Perhaps it is personal bias - or luck - but I seem lately to be uncovering more business-related books that interest me. Not the formulaic, feel-good, how-to-be-successful tomes, mind you, but meaty books that focus on intelligence, analytics, failure, delusions, psychology and randomness. Three years ago, I stumbled on Fooled by Randomness, by Nassim Nicholas Taleb, while browsing in Border's, and enjoyed the read thoroughly. This spring, I purchased Taleb's The Black Swan, a follow-up that examines the role of rare events with an extreme impact. I vacillate in my assessment of Taleb's prose: at one sitting, viewing his style as irreverent; at another, denouncing it as pompous. Even when the latter, however, I forgive him, for the depth and substance of his thinking certainly more than compensates for his meandering style.
Taleb's combined series, what is playfully called Fooled by a Random Black Swan, is very substantive stuff, challenging readers in philosophy, history/history of science, finance, economics, psychology and mathematics/probability. Taleb is an academic tour de force, having earned both MBA and Ph.D. degrees from prestigious schools. A one-time serious quants trader, he now appears to be more engaged in mundane scholarly pursuits.
The point of departure for Fooled by a Random Black Swan is that the human brain sees the world as less random, and conversely, more well-behaved than it actually is. We often mistake pure luck for skill, and indeed, often elevate lucky fools to guru status. We are wired for certainty, determinism and causality, even when they don't exist. We think linearly, continuously and symmetrically, elevating the bell curve to religious status.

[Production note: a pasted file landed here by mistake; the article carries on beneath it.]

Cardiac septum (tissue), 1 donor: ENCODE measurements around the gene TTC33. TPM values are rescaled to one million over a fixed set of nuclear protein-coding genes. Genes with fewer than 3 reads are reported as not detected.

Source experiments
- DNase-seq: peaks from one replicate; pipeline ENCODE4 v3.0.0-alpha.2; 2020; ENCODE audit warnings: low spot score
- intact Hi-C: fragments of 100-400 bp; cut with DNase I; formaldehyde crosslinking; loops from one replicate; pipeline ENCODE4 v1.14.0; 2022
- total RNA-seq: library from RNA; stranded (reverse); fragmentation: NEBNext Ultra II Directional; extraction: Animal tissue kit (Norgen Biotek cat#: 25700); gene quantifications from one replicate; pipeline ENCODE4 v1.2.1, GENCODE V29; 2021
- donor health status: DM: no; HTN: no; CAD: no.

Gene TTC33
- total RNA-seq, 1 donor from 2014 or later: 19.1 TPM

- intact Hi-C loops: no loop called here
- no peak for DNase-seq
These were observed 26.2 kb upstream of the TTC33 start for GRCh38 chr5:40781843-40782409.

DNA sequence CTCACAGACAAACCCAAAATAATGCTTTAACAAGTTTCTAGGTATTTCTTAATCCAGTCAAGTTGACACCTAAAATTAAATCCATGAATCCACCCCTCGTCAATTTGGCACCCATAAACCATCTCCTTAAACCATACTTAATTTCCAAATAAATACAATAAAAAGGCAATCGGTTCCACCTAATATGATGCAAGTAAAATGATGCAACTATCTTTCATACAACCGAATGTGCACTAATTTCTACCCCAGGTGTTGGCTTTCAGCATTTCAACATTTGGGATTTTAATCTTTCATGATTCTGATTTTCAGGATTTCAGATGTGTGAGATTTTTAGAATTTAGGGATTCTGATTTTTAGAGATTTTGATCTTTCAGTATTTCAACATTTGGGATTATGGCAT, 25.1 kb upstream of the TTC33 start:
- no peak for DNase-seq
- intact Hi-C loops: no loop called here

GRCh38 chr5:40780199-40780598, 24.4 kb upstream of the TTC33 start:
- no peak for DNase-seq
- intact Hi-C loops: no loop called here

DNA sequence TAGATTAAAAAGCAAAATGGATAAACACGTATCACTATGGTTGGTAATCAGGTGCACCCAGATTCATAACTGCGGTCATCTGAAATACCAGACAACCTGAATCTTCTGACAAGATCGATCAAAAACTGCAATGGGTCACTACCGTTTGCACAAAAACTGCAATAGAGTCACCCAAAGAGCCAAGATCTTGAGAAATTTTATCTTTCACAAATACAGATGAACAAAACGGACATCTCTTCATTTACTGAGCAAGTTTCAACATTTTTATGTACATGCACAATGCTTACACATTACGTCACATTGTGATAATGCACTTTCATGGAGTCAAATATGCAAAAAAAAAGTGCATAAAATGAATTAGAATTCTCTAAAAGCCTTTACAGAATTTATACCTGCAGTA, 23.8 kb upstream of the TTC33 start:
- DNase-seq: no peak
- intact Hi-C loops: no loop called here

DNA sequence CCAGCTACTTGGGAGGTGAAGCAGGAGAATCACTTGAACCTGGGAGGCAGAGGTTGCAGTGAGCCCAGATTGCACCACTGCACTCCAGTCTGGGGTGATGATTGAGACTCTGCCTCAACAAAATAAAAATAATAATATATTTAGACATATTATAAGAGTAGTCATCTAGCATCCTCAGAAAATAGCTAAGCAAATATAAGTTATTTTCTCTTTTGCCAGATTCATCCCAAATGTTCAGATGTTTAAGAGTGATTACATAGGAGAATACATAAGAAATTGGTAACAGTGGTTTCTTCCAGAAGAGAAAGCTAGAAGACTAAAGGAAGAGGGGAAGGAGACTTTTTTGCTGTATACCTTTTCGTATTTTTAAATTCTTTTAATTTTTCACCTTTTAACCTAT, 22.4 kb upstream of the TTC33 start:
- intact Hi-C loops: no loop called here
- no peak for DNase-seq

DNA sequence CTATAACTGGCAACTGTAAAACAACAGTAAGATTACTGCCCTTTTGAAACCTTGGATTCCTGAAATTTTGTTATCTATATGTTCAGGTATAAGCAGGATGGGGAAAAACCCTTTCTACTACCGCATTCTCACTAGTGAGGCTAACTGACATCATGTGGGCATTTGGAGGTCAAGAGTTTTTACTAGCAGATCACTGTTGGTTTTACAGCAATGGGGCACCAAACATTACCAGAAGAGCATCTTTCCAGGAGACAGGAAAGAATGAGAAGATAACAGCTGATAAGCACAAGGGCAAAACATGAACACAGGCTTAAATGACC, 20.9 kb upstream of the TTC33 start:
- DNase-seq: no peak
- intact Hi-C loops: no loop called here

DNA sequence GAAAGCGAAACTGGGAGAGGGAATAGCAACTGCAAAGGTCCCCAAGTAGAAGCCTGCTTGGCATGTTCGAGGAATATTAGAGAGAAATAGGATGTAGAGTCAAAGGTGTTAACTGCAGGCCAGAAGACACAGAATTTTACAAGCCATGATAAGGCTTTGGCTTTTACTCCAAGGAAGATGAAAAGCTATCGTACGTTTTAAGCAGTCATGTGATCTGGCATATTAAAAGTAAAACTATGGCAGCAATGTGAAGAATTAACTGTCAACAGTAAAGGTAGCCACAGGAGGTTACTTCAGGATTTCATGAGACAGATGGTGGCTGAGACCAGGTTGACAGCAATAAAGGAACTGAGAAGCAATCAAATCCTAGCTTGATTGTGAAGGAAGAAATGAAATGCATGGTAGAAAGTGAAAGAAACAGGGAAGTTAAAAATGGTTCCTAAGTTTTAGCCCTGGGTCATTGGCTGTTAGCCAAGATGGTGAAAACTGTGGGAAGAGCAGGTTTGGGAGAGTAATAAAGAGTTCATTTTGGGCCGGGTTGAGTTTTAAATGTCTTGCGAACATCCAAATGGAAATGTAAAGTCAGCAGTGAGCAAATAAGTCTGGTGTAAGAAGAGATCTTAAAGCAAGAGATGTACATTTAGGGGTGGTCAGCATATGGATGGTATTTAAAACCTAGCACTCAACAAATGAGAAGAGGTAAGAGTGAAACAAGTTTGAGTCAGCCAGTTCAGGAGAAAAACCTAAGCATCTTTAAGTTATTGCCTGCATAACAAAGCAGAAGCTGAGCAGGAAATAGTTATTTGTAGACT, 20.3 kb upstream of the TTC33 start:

Black swans, those events that are outliers, carry extreme impact, and are not predicted - but nevertheless explained post facto - are of much higher importance than we would like to attribute, according to Taleb. He contrasts two types of randomness, the utopian Mediocristan, which is close to equality, and behaves according to the bell curve with continuous progression; and the winner-take-all Extremistan, with extensive skewness in population values and progression in jumps. Mediocristan, typified by a population height distribution or IQ, is impervious to black swans. Extremistan, typified by a population wealth distribution or sizes of companies, is vulnerable to black swans. Alas, our lives are more influenced by Extremistan than we'd like to think.
Financial markets and trader performance are the grist for much of Taleb's randomness and black swan theorizing. He holds "acute successful randomness fools" from the investment world in highest disdain, citing arrogance and utter insensitivity to the role of pure chance in their success. Such fools almost routinely manifest the psychological flaws of overestimating the accuracy of their beliefs, of being married to their positions, of constantly rewriting history, and of denying their failures. More often than not, they regress from seven figure compensations to trader cemeteries overnight.